Orlando, Florida (CNN) - Texas Gov. Rick Perry's presidential campaign was dealt a worrying blow Saturday when he finished in a distant second place to businessman Herman Cain in a closely watched straw poll in Florida.
Cain won 37% of the 2,657 votes cast in the straw poll conducted at Presidency 5, a three-day convention sponsored by the Republican Party of Florida that brought thousands of party activists to Orlando.
Perry's campaign had courted Presidency 5 delegates for weeks and printed up glossy fliers that were distributed throughout the convention hall in Orlando, but the Texas governor captured just 410 votes, or 15.4% of the vote.
Former Massachusetts Gov. Mitt Romney finished third with 14%.
He was followed by former Pennsylvania Sen. Rick Santorum (10.9%), Texas Rep. Ron Paul (10.4%), former House Speaker Newt Gingrich (8.4%), former Utah Gov. Jon Huntsman (2.26%) and Minnesota Rep. Michele Bachmann (1.5%).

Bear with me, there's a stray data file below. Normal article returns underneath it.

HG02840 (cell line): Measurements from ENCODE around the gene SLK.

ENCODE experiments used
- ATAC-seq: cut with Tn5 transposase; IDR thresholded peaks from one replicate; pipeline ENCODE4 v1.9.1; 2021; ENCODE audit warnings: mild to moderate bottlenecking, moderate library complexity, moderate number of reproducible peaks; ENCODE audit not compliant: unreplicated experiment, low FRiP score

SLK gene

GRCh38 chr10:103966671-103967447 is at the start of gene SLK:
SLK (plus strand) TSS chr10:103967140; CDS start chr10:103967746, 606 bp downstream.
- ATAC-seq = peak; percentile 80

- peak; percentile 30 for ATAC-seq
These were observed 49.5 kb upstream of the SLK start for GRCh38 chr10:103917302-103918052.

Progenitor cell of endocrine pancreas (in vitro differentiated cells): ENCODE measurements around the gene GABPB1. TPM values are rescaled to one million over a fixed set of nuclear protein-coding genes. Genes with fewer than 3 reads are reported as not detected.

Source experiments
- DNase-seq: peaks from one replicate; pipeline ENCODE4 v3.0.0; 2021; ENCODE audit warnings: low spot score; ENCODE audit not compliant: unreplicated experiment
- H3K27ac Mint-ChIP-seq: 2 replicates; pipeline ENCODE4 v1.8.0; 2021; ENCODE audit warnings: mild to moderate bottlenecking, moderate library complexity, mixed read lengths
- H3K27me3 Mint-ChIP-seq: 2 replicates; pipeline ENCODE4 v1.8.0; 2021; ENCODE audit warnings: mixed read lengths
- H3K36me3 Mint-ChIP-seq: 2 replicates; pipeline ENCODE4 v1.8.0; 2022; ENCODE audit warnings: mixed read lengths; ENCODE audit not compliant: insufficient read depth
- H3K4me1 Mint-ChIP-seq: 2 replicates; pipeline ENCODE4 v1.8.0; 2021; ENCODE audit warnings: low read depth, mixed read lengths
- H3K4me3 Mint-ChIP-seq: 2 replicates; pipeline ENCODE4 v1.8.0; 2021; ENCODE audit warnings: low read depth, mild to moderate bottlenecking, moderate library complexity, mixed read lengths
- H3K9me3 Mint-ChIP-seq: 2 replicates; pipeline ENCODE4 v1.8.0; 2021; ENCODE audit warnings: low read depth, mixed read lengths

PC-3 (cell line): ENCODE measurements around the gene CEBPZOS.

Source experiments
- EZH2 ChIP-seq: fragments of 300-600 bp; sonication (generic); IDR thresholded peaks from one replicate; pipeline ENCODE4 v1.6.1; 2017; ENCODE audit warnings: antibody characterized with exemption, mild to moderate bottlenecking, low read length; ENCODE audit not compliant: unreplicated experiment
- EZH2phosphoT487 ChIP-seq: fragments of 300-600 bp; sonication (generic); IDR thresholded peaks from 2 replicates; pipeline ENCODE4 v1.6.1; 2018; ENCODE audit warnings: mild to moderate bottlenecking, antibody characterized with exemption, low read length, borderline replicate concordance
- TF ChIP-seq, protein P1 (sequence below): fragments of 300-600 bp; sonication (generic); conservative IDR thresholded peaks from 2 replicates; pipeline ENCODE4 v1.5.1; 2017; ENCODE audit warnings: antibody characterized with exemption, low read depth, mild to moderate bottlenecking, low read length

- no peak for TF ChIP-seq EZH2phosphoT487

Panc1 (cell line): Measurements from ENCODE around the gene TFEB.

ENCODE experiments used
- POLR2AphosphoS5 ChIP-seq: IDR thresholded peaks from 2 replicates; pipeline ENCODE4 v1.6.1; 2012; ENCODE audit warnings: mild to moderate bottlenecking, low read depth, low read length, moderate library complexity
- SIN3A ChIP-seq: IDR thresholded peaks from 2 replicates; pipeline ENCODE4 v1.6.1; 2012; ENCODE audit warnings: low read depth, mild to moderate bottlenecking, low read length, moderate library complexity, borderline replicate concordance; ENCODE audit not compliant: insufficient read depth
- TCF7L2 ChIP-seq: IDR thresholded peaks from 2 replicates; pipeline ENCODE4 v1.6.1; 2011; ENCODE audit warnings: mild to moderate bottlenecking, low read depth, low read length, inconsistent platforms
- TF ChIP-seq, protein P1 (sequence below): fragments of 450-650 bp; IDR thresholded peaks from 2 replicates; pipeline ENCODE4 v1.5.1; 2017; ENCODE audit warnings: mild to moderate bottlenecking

Perry was expected to win the straw poll as the weekend began, but his underwhelming performance at a GOP debate on Thursday night raised questions about his readiness for prime time.
GOP activists at Presidency 5 also repeatedly expressed concern with Perry's forceful support for a Texas bill that grants in-state college tuition to illegal immigrants.
In the debate, Perry said opponents of the bill don't "have a heart," a comment that rankled conservatives here.
Cain, who charmed activists with a series of red meat speeches and a smooth debate performance, was mentioned frequently as a second choice among activists who came to Orlando ready to support Perry before changing their minds.
The Perry campaign cast their disappointing finish as a resounding victory over Romney, Perry's top rival for the GOP nomination.
"It's a devastating loss for Mitt Romney, who has been campaigning for president for the last five and a half years," said Perry spokesman Mark Miner. "We have only been in this race for five and a half weeks. Mitt Romney still cannot resonate with conservative voters, especially in Florida."
Miner admitted that "we still have work to do and we are going to get better."